2. Check your child’s devices
  3. Use WhatsApp Web to monitor content
  4. Be a constant presence
  5. Teach them the difference between safe secrets and dangerous secrets

CREATE A SOFT-LANGING SPACE

Child predators tend to convince children that they are to blame, that they are also guilty or that they consented. Children are therefore nervous of speaking out as they believe they are the culprits. For example: A child who has sent a nude picture of herself can easily be silenced by the treat of her own wrongdoing. learn more

9th Feb 2021

Fake News & How to spot it

We live in a post-truth era. If the COVID 19 pandemic has proved anything it has proven how susceptible we have…Read More

We live in a post-truth era. If the COVID 19 pandemic has proved anything it has proven how susceptible we have become to the spreading of fake news.

Many stories contain half-truths and images are doctored to support this. With technology becoming more refined than ever, deep fake videos are convincing and easy to fall for. Then there is concerns around journalistic ethics and the fact that every John and his dog is a reporter these days. All of these factors contribute to a world where it has become hard to see the wood from the trees.

So what tricks can you teach your children to spot fake news and to avoid it from spreading?

  1. Critical thinking has become imperative. More than ever before we need to think before we share, react and believe everything we read online. Most fake new stories evoke emotions like anger or outrage. But before you get worked up make sure it is actually true and not just click-bait.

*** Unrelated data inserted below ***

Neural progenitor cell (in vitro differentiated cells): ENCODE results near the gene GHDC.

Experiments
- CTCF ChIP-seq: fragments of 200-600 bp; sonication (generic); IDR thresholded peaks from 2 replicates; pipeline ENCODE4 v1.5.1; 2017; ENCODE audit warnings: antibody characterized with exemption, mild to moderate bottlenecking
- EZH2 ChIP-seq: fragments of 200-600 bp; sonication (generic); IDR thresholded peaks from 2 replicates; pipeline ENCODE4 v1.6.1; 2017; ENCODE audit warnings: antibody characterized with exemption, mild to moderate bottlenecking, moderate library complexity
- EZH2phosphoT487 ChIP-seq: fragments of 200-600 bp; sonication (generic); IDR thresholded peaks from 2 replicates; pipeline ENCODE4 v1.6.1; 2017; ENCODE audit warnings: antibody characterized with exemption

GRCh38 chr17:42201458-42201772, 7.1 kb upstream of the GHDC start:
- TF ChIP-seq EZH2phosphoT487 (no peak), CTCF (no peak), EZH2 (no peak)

2. Consider the source. Click away from the article and look at where is coming from. Is it a credible source? How long have they been around? Is anyone else reporting this information? If no one else is-it’s sure to be fake.
  3. Check the author. Is this a credible person? What is their journalistic background? A while ago I checked the credibility of an article that was doing the rounds on Facebook only to find that the journalist who wrote it had only been on Twitter since that morning. This person is probably not even real.
  4. Check your biases. Remember that your own beliefs could affect your judgement and often political propaganda plays on these beliefs.
  5. Read deeper than the headline. Oftentimes headlines are sensationalised to grab attention. Make sure to read the whole article before reacting.
  6. Don’t Take Images or Videos at Face Value. Images and videos can be manipulated to support fake news. Additionally, they can be used out of context. An image of a car crash could be 100% accurate but it can be of a car crash that happened 10 years ago in a different country. If you are unsure about an image do a Google reverse image search to see where it came from and how old, it is.
  7. Check the date. Old news seems to circle back round every now and then to create hype, draw attention and evoke emotion. Be sure it is current new before you spread the word.

Fake News can only be destroyed when it loses its audience. For this to happen us as digital citizens need to know how to spot it, make others aware of it and not spread it.

If you want to become a better digital citizen check out our online courses for kids, teens and parents! learn more

6th Jul 2020

Pornography, Pompeii & Incognito mode

In 2020, the median age for first pornography exposure is 11 years old. However new research from the security technology company BitdefenderRead More

In 2020, the median age for first pornography exposure is 11 years old. However new research from the security technology company Bitdefender, has reported children under the age of 10 now account for 22% of online porn consumption in under 18 -years olds. These alarming figures and the fact that throughout the COVID_19 pandemic our children are more online than ever, prompted us to explore the topic further.